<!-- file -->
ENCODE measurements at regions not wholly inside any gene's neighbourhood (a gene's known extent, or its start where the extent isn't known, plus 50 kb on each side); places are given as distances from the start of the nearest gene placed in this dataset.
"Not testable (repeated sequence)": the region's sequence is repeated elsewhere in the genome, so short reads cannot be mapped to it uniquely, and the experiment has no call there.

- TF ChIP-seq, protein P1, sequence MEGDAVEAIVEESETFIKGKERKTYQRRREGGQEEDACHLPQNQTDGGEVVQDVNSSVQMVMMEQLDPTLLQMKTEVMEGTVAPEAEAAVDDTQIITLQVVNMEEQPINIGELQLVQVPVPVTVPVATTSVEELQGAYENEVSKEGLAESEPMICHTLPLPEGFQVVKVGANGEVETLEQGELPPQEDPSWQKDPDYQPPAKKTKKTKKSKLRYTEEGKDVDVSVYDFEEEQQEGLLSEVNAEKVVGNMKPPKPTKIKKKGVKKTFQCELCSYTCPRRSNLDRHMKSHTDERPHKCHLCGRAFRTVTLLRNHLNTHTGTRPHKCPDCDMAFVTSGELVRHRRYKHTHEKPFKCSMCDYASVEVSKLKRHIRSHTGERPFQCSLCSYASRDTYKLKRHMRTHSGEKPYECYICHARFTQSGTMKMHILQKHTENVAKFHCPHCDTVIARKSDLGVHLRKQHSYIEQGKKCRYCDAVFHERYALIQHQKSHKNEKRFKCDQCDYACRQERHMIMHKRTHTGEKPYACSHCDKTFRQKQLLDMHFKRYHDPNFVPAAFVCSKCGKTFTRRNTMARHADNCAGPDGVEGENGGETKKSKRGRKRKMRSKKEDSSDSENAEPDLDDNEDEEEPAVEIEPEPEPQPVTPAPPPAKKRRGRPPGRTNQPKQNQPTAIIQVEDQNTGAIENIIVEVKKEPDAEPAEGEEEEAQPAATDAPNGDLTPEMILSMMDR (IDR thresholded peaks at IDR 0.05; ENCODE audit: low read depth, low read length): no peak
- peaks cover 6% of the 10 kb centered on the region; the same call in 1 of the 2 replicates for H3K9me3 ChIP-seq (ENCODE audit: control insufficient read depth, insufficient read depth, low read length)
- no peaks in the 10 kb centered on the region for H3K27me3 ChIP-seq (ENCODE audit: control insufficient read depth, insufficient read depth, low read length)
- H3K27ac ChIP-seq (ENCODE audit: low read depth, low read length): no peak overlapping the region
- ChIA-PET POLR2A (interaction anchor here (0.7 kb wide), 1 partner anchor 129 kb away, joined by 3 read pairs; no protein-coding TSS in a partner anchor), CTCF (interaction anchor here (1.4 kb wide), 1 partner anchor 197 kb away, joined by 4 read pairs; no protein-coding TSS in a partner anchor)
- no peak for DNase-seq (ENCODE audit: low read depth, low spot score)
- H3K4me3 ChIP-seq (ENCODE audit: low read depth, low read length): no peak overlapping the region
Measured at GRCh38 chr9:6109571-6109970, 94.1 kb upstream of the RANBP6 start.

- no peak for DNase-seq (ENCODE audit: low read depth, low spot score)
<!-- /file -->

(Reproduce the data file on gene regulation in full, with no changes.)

ENCODE measurements at regions not wholly inside any gene's neighbourhood (a gene's known extent, or its start where the extent isn't known, plus 50 kb on each side); places are given as distances from the start of the nearest gene placed in this dataset.
"Not testable (repeated sequence)": the region's sequence is repeated elsewhere in the genome, so short reads cannot be mapped to it uniquely, and the experiment has no call there.

- TF ChIP-seq, protein P1, sequence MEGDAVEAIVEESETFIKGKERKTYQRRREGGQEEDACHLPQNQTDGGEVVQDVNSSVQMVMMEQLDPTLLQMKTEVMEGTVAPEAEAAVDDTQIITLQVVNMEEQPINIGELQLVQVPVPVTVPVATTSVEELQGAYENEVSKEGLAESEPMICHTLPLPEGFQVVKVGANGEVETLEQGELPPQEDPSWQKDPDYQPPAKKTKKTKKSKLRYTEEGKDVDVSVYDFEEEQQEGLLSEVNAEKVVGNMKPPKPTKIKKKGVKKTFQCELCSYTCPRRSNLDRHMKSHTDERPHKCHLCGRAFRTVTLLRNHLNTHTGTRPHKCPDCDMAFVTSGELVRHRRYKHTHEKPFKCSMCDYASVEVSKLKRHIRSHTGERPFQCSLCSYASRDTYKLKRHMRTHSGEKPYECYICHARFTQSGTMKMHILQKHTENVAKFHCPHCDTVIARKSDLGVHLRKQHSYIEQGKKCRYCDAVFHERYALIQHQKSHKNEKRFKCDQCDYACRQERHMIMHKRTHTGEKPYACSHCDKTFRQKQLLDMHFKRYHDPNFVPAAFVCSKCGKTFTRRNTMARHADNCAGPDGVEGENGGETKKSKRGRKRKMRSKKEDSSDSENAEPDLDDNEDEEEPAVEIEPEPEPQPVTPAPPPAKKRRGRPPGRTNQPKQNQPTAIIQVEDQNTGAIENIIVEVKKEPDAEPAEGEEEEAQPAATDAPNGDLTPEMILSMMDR (IDR thresholded peaks at IDR 0.05; ENCODE audit: low read depth, low read length): no peak
- peaks cover 6% of the 10 kb centered on the region; the same call in 1 of the 2 replicates for H3K9me3 ChIP-seq (ENCODE audit: control insufficient read depth, insufficient read depth, low read length)
- no peaks in the 10 kb centered on the region for H3K27me3 ChIP-seq (ENCODE audit: control insufficient read depth, insufficient read depth, low read length)
- H3K27ac ChIP-seq (ENCODE audit: low read depth, low read length): no peak overlapping the region
- ChIA-PET POLR2A (interaction anchor here (0.7 kb wide), 1 partner anchor 129 kb away, joined by 3 read pairs; no protein-coding TSS in a partner anchor), CTCF (interaction anchor here (1.4 kb wide), 1 partner anchor 197 kb away, joined by 4 read pairs; no protein-coding TSS in a partner anchor)
- no peak for DNase-seq (ENCODE audit: low read depth, low spot score)
- H3K4me3 ChIP-seq (ENCODE audit: low read depth, low read length): no peak overlapping the region
Measured at GRCh38 chr9:6109571-6109970, 94.1 kb upstream of the RANBP6 start.

- no peak for DNase-seq (ENCODE audit: low read depth, low spot score)